Personal Voices: The Missing Candidates

A few weeks ago the U.S. was inundated with coverage of the Iraqi so-called elections. Everybody rushed off to vote for the one candidate -- Saddam. Surprise, he won. The stories were somewhat tongue-in-cheek, and they laughed it up on CNN how they don't have any democracy in Iraq, and how much better off we are, by contrast.

Too bad, when I go to the polls Tuesday, the Virginia ballot will look pretty much the same.

Surely I jest? This is American democracy in action: Instead of complaining I should be out registering people to vote. If I want an alternative to my representatives, I should not only vote against them, but I should collect others to do the same!

Possibly. Trouble is both the major races on the ballot in my congressional district are virtually unopposed.

First, there is Republican Senator John Warner. Pro-war. Stands for just about everything I don't want. Not a month ago I sat in his office and listened to a smug 22-year-old Senate aid tell me that war with Iraq wouldn't be so bad after all, and who cares if they're getting calls 4 to 1 against the war; damn their constituents, full speed ahead. Besides, it's only poor folks in the military who will get blown away, after all.

I went searching for an alternative. Who is the Democrat in this race? There is none. No one, zilch, zippo. The Democratic party couldn't come up with a single candidate to go up against the four-term senator from Virginia. I suppose I could always vote for Nancy Spannaus, whose website includes a nice photo of Lyndon LaRouche. Or Jacob Hornberger, also an independent. Both are underfunded, no chance to win candidates, so once again, I'll throw away my vote.

Maybe in the Congressional elections? I've been itching to get rid of Tom Davis ever since his pals (campaign contributors) in the boardroom at Teligent fired all my friends with no severance pay, a year before anyone could say Enron. Funny they had money to donate to Davis but not enough to pay their employees. Davis is the Chairman of the National Republican Congressional Committee and has no problem with hundreds of thousands of foreigners dying so long as we get cheap access to their oil in the process. In short, he's not my guy.

Alas, once again, there is no Democrat even on the ballot. The only opponent is some guy in Centreville from the Constitution Action Party (http://www.frankcreel.org/). He points out that the Democrats didn't field a candidate against Davis because their positions would hardly differ anyway. He's got a chance.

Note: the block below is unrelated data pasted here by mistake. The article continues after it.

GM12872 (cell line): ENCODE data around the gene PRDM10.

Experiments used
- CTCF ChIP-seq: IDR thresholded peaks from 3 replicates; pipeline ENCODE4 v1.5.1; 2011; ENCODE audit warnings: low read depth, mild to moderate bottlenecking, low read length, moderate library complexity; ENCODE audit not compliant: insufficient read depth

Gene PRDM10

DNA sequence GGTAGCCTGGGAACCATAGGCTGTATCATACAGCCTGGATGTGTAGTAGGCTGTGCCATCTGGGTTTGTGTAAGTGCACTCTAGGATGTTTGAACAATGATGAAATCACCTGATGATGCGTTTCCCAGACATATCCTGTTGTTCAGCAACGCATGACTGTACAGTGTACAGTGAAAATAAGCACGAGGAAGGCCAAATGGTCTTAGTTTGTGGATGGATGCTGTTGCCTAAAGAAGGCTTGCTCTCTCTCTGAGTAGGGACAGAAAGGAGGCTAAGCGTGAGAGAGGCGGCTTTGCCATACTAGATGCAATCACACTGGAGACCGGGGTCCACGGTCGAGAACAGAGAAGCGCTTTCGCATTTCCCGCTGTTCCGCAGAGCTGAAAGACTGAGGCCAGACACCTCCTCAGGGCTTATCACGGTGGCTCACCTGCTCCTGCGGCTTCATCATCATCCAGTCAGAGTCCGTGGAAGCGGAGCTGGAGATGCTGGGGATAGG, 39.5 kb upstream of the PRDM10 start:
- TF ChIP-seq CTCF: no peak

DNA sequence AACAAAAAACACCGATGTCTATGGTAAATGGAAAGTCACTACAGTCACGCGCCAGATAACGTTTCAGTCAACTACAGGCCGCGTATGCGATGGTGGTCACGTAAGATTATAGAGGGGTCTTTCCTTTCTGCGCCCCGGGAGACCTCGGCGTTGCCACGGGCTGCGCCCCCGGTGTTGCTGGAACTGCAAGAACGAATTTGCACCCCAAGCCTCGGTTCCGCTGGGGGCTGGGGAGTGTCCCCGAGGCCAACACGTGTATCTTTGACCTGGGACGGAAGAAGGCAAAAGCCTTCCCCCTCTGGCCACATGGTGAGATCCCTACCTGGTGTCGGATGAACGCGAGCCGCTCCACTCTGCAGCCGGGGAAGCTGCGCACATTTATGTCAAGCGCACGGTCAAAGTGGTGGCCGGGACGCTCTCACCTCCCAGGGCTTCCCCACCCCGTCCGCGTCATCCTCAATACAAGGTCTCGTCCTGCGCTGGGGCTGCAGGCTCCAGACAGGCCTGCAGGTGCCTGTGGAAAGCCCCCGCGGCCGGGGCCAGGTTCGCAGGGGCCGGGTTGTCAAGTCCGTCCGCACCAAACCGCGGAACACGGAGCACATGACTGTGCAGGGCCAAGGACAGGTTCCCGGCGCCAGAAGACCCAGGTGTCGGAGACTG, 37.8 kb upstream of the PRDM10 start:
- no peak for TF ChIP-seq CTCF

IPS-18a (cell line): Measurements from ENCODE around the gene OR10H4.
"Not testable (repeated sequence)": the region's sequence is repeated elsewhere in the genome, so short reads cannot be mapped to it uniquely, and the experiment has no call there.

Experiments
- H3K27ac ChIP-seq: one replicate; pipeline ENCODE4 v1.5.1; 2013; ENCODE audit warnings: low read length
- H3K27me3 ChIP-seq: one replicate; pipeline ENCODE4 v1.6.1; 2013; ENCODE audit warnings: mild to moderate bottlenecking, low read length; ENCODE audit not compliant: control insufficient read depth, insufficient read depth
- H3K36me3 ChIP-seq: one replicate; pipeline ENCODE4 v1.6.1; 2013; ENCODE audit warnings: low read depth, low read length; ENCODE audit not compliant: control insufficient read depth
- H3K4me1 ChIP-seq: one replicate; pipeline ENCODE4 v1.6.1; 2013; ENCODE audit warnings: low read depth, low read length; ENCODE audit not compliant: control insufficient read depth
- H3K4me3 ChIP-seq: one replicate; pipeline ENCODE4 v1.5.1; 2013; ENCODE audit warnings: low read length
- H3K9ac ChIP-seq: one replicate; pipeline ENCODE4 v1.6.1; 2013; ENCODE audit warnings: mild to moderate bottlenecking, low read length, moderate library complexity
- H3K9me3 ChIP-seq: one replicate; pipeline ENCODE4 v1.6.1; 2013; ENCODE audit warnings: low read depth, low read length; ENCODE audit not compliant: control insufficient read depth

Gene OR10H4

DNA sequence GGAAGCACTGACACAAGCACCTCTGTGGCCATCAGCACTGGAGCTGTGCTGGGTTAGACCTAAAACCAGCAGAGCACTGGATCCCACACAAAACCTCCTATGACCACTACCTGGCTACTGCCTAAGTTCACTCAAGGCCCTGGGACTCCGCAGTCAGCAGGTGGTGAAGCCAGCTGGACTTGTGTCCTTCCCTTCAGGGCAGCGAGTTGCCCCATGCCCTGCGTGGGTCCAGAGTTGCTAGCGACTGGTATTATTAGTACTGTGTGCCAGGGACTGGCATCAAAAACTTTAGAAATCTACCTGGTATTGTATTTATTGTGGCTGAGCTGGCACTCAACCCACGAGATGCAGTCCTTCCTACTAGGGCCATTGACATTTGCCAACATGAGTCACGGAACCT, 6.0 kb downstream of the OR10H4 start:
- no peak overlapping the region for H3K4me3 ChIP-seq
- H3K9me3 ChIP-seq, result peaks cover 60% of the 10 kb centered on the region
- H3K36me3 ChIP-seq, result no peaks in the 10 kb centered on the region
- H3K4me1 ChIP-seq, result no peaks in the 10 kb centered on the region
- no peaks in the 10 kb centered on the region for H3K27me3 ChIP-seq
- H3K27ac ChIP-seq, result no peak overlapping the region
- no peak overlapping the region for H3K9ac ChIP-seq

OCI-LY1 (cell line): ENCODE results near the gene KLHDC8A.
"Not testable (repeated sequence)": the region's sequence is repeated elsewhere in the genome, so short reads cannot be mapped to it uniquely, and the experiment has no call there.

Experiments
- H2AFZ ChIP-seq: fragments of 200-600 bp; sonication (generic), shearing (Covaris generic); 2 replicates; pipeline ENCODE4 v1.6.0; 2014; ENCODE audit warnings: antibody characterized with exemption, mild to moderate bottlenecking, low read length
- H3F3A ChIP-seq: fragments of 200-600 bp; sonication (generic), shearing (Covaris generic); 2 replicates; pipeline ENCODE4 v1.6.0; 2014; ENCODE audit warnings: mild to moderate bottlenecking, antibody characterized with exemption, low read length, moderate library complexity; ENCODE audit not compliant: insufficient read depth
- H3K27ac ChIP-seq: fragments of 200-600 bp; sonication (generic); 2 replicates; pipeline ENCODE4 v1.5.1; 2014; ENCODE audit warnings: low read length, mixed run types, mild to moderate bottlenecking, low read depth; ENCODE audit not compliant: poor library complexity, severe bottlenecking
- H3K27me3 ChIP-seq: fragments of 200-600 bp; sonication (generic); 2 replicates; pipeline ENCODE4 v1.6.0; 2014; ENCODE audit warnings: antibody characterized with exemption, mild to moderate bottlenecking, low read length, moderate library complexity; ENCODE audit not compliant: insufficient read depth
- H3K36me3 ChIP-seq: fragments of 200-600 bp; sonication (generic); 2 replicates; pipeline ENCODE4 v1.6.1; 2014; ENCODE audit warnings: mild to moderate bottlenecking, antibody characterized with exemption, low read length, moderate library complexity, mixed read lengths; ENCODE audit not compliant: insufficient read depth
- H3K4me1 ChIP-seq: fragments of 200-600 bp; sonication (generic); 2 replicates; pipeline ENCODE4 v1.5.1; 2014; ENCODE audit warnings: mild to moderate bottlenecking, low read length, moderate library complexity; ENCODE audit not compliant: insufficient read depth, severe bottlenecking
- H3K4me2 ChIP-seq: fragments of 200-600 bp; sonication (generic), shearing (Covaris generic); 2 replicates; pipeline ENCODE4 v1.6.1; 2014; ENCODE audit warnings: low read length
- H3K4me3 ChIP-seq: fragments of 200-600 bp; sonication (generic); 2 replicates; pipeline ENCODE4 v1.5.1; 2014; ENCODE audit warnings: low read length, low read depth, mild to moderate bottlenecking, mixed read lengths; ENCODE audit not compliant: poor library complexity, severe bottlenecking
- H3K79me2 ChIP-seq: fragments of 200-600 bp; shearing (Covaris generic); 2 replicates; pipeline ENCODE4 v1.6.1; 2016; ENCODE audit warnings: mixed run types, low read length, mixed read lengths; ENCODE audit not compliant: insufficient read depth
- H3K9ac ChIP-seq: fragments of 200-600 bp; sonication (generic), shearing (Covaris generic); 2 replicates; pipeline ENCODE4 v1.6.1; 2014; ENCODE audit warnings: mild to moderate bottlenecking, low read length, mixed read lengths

Over the years I've called and visited both offices on a few issues, and have learned something important: Although I am a constituent, a citizen and a voter, I'm not important enough, or didn't donate enough money, to merit their interest.

With Davis and Warner, northern Virginia can be just like Iraq: pro-war "candidates" beholden to no one except ultra-conservative extremists and defense contractors with lots of cash.

Sadly, if you listen to the pundits and CNN, there are hardly any elections of any interest anywhere in the United States. Everyone is too far ahead or too far behind in the polls, so it's already been decided. In extreme cases -- like here -- they were so far behind they didn't even bother to run. Sad.

Just like the voters in Mosul and Basra, I'll show up and cast my vote. At least we've got some very important ballot initiatives to make it worth the drive. If nothing else, voting for third-party candidates will send the message that at least some people out there are looking for an alternative. I'm not a Democrat and I tend to vote on a candidate by candidate basis. But a realistic choice would be nice, wouldn't it?

We have a 200-year-old democratic tradition and freedom to cast our vote for any candidate. For the voters of Iraq, their lack of choice is enforced by a dictator and his army. They've only got one candidate on the ballot because they live in a dictatorship. So what's our excuse?

Charles Sheehan-Miles is a decorated Gulf War combat veteran and the author of "Prayer at Rumayla" (XLibris, 2001). He is a former president of the National Gulf War Resource Center.

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